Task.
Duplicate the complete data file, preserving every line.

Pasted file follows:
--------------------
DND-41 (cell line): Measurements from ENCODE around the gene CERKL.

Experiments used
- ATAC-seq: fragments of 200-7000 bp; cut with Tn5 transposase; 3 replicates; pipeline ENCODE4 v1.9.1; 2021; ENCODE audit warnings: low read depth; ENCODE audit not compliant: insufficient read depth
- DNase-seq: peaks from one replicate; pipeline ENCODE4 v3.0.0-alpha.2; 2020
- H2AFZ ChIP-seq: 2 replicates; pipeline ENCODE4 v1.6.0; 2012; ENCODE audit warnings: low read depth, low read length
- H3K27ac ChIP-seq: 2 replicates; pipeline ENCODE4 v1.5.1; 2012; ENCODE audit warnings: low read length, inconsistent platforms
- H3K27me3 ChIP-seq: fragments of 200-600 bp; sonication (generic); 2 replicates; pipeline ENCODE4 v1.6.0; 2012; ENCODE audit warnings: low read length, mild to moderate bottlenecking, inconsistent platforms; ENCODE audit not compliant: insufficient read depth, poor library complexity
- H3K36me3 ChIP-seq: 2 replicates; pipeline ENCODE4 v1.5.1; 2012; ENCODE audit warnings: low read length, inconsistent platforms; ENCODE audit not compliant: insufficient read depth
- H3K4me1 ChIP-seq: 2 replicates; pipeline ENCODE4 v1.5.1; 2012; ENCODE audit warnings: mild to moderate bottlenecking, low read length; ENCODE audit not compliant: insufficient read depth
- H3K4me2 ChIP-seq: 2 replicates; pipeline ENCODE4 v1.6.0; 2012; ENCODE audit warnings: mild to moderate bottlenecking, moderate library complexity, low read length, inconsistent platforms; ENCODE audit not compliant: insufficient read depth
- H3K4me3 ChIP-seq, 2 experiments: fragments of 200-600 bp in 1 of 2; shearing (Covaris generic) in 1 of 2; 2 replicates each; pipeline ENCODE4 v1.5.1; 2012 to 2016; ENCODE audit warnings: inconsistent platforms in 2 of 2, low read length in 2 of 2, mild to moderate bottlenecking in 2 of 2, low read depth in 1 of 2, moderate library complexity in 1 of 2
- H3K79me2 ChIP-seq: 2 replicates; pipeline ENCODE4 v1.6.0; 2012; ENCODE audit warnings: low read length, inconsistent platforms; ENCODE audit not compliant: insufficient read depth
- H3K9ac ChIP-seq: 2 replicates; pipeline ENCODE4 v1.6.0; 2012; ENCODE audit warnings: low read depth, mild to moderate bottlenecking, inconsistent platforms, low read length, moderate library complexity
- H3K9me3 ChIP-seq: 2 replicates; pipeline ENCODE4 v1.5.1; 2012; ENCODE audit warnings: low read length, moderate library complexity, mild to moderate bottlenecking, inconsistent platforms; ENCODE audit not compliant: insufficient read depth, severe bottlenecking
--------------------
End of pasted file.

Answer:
DND-41 (cell line): Measurements from ENCODE around the gene CERKL.

Experiments used
- ATAC-seq: fragments of 200-7000 bp; cut with Tn5 transposase; 3 replicates; pipeline ENCODE4 v1.9.1; 2021; ENCODE audit warnings: low read depth; ENCODE audit not compliant: insufficient read depth
- DNase-seq: peaks from one replicate; pipeline ENCODE4 v3.0.0-alpha.2; 2020
- H2AFZ ChIP-seq: 2 replicates; pipeline ENCODE4 v1.6.0; 2012; ENCODE audit warnings: low read depth, low read length
- H3K27ac ChIP-seq: 2 replicates; pipeline ENCODE4 v1.5.1; 2012; ENCODE audit warnings: low read length, inconsistent platforms
- H3K27me3 ChIP-seq: fragments of 200-600 bp; sonication (generic); 2 replicates; pipeline ENCODE4 v1.6.0; 2012; ENCODE audit warnings: low read length, mild to moderate bottlenecking, inconsistent platforms; ENCODE audit not compliant: insufficient read depth, poor library complexity
- H3K36me3 ChIP-seq: 2 replicates; pipeline ENCODE4 v1.5.1; 2012; ENCODE audit warnings: low read length, inconsistent platforms; ENCODE audit not compliant: insufficient read depth
- H3K4me1 ChIP-seq: 2 replicates; pipeline ENCODE4 v1.5.1; 2012; ENCODE audit warnings: mild to moderate bottlenecking, low read length; ENCODE audit not compliant: insufficient read depth
- H3K4me2 ChIP-seq: 2 replicates; pipeline ENCODE4 v1.6.0; 2012; ENCODE audit warnings: mild to moderate bottlenecking, moderate library complexity, low read length, inconsistent platforms; ENCODE audit not compliant: insufficient read depth
- H3K4me3 ChIP-seq, 2 experiments: fragments of 200-600 bp in 1 of 2; shearing (Covaris generic) in 1 of 2; 2 replicates each; pipeline ENCODE4 v1.5.1; 2012 to 2016; ENCODE audit warnings: inconsistent platforms in 2 of 2, low read length in 2 of 2, mild to moderate bottlenecking in 2 of 2, low read depth in 1 of 2, moderate library complexity in 1 of 2
- H3K79me2 ChIP-seq: 2 replicates; pipeline ENCODE4 v1.6.0; 2012; ENCODE audit warnings: low read length, inconsistent platforms; ENCODE audit not compliant: insufficient read depth
- H3K9ac ChIP-seq: 2 replicates; pipeline ENCODE4 v1.6.0; 2012; ENCODE audit warnings: low read depth, mild to moderate bottlenecking, inconsistent platforms, low read length, moderate library complexity
- H3K9me3 ChIP-seq: 2 replicates; pipeline ENCODE4 v1.5.1; 2012; ENCODE audit warnings: low read length, moderate library complexity, mild to moderate bottlenecking, inconsistent platforms; ENCODE audit not compliant: insufficient read depth, severe bottlenecking